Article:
Al Adel told Abu Bakr “that no price was too high to pay if they could get their hands on such weapons,” according to Tenet. But al Adel “cautioned” against “scams,” saying that “Pakistani specialists should be brought to Saudi Arabia to inspect the merchandise prior to purchase.”
It is not clear if these were real nuclear devices, or black market knock-offs. Needless to say, however, al Adel’s “house arrest” obviously was not too stringent if he was allowed to discuss the acquisition of the world’s most dangerous weapons. Tenet says that the CIA passed information about these activities “to the Iranians in the hope that they would recognize our common interest in preventing any attack against US interests.”
The message was clear: America was watching the al Qaeda network inside Iran closely.
It was at some point in 2003, as all of this intelligence was flowing into counterterrorism officials, that the Iranians detained senior al Qaeda members, including al Adel. But even then Iran did not trumpet the arrests. “Although Iran detained al Qaeda operatives in 2003,” the State Department reported, “it refused to identify senior members in custody.”
For years, the Iranians refused to divulge the al Qaeda members’ identities. In the meantime, various press reports indicate that they were allowed to communicate with the al Qaeda network in Iraq, Afghanistan, and Pakistan – potentially coordinating terrorist activities. And there are many reports that Iran has sponsored both Taliban and al Qaeda cells in Afghanistan targeting coalition forces.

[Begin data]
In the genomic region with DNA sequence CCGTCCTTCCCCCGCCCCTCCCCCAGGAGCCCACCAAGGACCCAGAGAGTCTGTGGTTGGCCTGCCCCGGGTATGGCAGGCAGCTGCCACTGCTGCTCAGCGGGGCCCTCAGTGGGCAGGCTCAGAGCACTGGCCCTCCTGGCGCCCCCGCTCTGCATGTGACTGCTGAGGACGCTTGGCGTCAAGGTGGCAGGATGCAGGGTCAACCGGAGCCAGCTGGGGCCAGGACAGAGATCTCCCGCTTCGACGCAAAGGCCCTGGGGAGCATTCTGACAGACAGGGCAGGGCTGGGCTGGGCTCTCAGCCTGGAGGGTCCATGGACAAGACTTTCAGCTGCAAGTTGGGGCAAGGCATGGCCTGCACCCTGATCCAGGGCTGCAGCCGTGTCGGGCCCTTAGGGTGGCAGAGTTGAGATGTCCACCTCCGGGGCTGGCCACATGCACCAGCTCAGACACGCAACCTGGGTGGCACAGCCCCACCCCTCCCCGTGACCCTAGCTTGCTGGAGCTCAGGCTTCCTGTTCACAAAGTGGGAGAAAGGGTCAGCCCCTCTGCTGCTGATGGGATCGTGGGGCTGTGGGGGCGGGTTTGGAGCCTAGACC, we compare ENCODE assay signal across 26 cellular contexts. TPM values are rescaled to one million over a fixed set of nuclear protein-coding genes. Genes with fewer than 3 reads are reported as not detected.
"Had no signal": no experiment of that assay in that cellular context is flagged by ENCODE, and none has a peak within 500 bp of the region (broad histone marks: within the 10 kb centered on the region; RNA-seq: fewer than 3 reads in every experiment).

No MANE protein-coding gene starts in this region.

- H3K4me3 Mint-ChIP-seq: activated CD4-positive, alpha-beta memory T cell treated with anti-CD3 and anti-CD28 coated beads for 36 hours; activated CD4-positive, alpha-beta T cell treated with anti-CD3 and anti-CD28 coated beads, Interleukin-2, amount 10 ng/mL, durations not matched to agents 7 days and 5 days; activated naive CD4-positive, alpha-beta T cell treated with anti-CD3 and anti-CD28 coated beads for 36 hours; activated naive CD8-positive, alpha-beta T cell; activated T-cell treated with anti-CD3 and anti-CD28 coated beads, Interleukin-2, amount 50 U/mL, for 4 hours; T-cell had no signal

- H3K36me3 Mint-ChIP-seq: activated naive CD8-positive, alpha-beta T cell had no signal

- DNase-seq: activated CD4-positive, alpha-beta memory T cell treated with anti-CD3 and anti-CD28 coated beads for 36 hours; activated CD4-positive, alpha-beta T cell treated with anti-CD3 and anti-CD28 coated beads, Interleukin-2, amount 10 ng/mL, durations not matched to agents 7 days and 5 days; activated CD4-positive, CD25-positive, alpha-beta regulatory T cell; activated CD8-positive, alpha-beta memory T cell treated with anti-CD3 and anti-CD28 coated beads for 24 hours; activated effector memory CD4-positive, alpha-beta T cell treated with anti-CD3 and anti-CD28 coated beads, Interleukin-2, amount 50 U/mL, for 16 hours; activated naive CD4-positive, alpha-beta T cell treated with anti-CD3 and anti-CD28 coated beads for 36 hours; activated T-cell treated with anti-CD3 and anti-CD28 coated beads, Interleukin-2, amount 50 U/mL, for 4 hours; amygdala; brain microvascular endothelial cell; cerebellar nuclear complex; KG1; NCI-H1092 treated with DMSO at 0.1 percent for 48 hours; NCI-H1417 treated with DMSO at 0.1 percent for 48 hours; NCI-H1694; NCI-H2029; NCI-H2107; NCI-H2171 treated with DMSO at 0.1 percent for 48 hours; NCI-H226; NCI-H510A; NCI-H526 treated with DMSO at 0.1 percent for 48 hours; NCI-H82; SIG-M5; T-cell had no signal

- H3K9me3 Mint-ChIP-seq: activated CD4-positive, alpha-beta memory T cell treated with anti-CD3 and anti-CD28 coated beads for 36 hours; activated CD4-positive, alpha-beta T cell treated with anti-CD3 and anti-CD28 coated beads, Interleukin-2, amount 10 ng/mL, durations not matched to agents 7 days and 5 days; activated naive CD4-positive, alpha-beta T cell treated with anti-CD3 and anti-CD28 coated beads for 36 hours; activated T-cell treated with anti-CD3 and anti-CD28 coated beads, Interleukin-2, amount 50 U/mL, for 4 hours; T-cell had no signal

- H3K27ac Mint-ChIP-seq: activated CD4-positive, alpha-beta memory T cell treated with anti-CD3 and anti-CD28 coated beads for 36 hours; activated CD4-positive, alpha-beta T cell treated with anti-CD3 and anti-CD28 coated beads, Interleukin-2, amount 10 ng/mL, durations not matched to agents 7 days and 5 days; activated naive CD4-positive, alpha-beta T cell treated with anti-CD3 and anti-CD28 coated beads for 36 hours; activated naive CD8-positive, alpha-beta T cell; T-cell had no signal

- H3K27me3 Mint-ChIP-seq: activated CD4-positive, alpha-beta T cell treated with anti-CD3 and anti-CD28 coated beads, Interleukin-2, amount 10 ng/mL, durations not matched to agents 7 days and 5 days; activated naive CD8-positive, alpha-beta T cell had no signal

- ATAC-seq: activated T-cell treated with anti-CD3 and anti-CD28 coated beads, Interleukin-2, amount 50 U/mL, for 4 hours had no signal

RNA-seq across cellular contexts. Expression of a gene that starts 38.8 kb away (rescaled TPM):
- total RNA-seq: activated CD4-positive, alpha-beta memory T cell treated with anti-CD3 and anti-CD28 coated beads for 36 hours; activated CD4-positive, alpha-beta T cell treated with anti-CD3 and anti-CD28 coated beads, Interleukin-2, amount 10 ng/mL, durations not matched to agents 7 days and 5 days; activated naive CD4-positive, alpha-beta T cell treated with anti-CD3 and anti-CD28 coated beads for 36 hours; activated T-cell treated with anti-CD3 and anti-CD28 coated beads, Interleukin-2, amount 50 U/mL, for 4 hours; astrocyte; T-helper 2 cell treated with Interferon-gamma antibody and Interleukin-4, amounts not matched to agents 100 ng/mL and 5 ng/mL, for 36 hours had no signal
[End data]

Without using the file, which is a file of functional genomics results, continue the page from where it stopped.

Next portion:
Finally, years after their arrest, some of the senior al Qaeda terrorists rejoined al Qaeda’s central leadership in Pakistan. Saif al Adel reportedly returned to Pakistan sometime in 2010. According to one version of al Adel’s release, al Qaeda kidnapped a senior Iranian intelligence officer disguised as a diplomat in Pakistan in order to hasten al Adel’s return. Al Qaeda also reportedly got a better arms deal from the Iranians as part of the “hostage” exchange. Such are the strong-armed politics practiced by al Qaeda.
And today, after living in Iran for years, Saif al Adel has reportedly assumed al Qaeda’s most senior position.